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“We’re in a neighbourhood where we have a high amount of boutique properties,” he explains. “Bou- tiques have a lot of advantages because they offer an elevated hotel experience compared to corporate big box hotels – they are really successful at going above and beyond. They can also offer comparable benefits to what travellers receive from loyalty programmes.” Having set up this hotel programme, Honig has promoted it heavily through the company’s intranet and making them “very visible” on the booking tools. “We have a great adoption rate with our preferred


properties,” he adds. “We’re reaping the rewards because we’ve got great deals in nice hotels.” Making life easier for travellers is also evident in


the way Medidata’s airline programme is run. “We have a lot of people in New Jersey so asking them to go to JFK is not great as it’s going to take two-and-a-half hours to get there,” says Honig. “Understand which airports are acceptable to your travellers and which airlines have the best services.” Honig also says it’s important to start any


programme “conservatively” and build up relationships with suppliers. “Be careful not to overpromise and say to hotels you can give them hundreds of room nights,” he adds. “It may be tempting to look for a quick solution but if you can’t keep your end of the bargain, the hotel may sever that relationship. “It’s important to establish your reputation and show how much volume you’re delivering.” Honig says buyers should not overlook the advantages of using a TMC even if being charged a transaction fee may not go down well initially. “A TMC is important for data and safety reasons, as well as documenting and reporting,” he adds. “They can also give you data on benchmarks to work with hotels.”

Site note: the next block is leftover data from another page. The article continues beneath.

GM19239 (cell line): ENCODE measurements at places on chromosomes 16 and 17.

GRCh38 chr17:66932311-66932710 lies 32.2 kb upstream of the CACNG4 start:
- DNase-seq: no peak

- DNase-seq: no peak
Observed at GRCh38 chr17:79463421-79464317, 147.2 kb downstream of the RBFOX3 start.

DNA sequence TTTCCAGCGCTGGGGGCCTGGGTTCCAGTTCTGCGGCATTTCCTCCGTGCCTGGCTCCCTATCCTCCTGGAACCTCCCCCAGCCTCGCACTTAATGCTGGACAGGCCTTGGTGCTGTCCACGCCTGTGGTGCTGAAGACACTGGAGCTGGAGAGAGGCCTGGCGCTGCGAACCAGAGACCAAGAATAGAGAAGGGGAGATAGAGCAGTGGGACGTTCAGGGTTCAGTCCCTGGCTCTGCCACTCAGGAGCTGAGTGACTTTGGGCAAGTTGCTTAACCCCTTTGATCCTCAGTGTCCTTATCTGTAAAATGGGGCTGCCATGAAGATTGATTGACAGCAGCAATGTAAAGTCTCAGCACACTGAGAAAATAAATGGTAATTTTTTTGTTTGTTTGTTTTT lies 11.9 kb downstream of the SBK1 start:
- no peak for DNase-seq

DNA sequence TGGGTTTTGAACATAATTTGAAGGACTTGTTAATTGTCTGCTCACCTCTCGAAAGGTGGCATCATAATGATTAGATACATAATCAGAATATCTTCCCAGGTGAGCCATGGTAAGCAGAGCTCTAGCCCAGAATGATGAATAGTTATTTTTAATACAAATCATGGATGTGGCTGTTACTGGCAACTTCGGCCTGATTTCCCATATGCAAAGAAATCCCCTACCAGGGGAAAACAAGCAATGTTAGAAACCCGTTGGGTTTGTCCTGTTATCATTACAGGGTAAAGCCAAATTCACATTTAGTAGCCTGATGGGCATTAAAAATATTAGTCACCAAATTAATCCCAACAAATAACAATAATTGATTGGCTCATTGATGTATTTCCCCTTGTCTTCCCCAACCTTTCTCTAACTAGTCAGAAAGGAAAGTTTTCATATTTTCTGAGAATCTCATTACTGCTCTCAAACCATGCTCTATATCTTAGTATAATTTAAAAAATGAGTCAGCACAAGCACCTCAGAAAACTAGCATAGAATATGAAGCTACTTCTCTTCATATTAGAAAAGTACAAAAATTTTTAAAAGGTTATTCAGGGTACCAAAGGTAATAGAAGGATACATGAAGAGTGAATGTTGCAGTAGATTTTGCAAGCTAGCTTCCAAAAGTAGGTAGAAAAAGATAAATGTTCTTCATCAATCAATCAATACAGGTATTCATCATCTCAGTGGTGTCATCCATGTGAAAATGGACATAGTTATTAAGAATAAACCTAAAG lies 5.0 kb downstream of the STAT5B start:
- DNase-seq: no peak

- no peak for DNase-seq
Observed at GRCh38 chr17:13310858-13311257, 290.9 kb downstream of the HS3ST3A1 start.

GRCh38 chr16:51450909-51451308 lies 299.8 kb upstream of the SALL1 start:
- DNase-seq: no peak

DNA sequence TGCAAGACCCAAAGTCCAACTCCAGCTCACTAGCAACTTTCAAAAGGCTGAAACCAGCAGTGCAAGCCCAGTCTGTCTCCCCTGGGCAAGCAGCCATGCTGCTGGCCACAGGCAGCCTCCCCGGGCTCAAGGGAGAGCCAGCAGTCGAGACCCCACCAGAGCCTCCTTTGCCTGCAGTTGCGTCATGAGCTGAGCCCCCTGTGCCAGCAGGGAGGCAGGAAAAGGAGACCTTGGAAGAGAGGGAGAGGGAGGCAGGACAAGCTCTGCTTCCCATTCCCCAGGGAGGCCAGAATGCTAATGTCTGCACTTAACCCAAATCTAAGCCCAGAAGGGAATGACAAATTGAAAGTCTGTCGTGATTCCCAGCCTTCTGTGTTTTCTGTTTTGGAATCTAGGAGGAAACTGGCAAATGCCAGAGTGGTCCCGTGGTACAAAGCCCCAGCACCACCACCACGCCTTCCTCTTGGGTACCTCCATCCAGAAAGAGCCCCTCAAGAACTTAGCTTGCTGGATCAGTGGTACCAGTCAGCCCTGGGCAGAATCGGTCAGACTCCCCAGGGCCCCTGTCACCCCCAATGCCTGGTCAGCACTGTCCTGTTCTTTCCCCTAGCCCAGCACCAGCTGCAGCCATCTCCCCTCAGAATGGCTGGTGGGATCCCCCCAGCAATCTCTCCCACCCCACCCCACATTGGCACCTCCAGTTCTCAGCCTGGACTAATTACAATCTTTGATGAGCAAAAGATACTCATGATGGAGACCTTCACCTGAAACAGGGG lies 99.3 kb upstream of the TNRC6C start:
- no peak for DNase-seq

EARLE THOMAS, ASSOCIATE DIRECTOR, PROCUREMENT Buro Happold


When Thomas joined interna- tional engineering consultancy Buro Happold, the company operated a “decentralised” travel programme with each region


operating autonomously. His task was to bring this into one global programme


with one TMC, which ended up being ATPI Group. “The first steps were to gain visibility of how the business travelled and our key markets,” he recalls. “We reviewed our organisation’s travel requirements by speaking to the stakeholders in each region. We crosschecked their input with financial data to identify our key markets, ensuring the centralised programme would provide support in these areas.”


As with other buyers, one of the most important stages was getting support and “buy-in” from key stakeholders within the business. “Building engagement was imperative. We had to show how the programme would fit the organisa- tion’s requirements and benefit long term, not just as a short-term fix to save costs,” says Thomas. “It was tricky to win this buy-in in some regions, as they are incentivised on cost savings on the P&L [profit and loss], so they would try and book the cheapest method of travel, possibly not via our chosen TMC and without knowing the potential implications. Educating the wider business on why this is important was imperative.” To improve education, Thomas launched an


BUILDING ENGAGEMENT WAS IMPERATIVE. WE HAD TO SHOW HOW THE PROGRAMME WOULD FIT THE ORGANISATION’S REQUIREMENTS


buyingbusinesstravel.com


intranet giving travellers around the world access to the traveller dashboard – ATPI TravelHub. “Every six to eight weeks we choose a different topic or helpful tool within the travel programme and share information on its features and capabili- ties to educate employees,” explains Thomas. “On the day we went live with ATPI, there was a leaflet drop to all employees detailing the new travel programme, as well as a poster campaign.” He says visibility of travel data is key to the pro-


gramme’s success, with analytics tools monitoring and predicting traveller behaviour on a global scale. “Implementing an analytics tool has been crucial to us in driving compliance, as we can report on out-of-policy bookings which previously were around 40 per cent of all total travel,” adds Thomas. “We write a weekly report for our chief operations officer that details the reasons why travel is out of policy. It gets followed up with each individual trav- eller. There has been a massive reduction in leakage – just 3-4 per cent of bookings are out of policy. “We also report on duty-of-care, and there has


been a spike in adoption of safe verification noti- fications through the use of our traveller tracking tool with ATPI.”


2019 NOVEMBER/DECEMBER 79


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